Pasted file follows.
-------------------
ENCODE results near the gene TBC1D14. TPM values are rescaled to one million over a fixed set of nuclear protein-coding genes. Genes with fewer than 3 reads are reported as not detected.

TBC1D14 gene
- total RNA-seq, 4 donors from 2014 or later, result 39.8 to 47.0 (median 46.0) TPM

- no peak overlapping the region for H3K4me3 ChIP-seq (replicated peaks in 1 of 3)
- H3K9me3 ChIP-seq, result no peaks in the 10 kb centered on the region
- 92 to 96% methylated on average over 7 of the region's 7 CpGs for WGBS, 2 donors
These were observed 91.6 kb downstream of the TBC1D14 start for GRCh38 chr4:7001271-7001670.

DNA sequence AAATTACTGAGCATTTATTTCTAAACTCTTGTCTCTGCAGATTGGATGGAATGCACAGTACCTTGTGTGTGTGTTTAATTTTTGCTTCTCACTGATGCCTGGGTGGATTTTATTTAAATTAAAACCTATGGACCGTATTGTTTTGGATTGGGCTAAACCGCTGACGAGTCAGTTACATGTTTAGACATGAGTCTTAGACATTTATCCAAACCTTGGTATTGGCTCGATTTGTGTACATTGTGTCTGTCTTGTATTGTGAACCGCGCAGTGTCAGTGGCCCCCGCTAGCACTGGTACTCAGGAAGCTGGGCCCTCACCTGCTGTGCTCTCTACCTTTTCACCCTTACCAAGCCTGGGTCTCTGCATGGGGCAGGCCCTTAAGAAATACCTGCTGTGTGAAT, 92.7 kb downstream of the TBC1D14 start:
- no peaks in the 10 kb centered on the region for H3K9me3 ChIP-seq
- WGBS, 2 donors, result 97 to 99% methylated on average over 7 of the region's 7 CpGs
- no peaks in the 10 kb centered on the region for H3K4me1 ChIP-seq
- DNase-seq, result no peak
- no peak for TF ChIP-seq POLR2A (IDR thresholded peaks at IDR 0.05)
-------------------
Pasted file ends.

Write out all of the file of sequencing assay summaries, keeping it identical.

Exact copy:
ENCODE results near the gene TBC1D14. TPM values are rescaled to one million over a fixed set of nuclear protein-coding genes. Genes with fewer than 3 reads are reported as not detected.

TBC1D14 gene
- total RNA-seq, 4 donors from 2014 or later, result 39.8 to 47.0 (median 46.0) TPM

- no peak overlapping the region for H3K4me3 ChIP-seq (replicated peaks in 1 of 3)
- H3K9me3 ChIP-seq, result no peaks in the 10 kb centered on the region
- 92 to 96% methylated on average over 7 of the region's 7 CpGs for WGBS, 2 donors
These were observed 91.6 kb downstream of the TBC1D14 start for GRCh38 chr4:7001271-7001670.

DNA sequence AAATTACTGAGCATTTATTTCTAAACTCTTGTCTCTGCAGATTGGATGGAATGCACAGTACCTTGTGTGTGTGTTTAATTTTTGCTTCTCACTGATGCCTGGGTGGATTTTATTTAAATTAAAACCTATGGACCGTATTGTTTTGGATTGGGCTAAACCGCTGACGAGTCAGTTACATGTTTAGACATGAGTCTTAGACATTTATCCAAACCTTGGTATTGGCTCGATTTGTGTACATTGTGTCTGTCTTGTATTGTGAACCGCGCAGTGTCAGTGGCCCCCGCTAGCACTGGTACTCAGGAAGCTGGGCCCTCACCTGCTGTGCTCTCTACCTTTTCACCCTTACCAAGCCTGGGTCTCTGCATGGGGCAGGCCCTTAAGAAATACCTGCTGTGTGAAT, 92.7 kb downstream of the TBC1D14 start:
- no peaks in the 10 kb centered on the region for H3K9me3 ChIP-seq
- WGBS, 2 donors, result 97 to 99% methylated on average over 7 of the region's 7 CpGs
- no peaks in the 10 kb centered on the region for H3K4me1 ChIP-seq
- DNase-seq, result no peak
- no peak for TF ChIP-seq POLR2A (IDR thresholded peaks at IDR 0.05)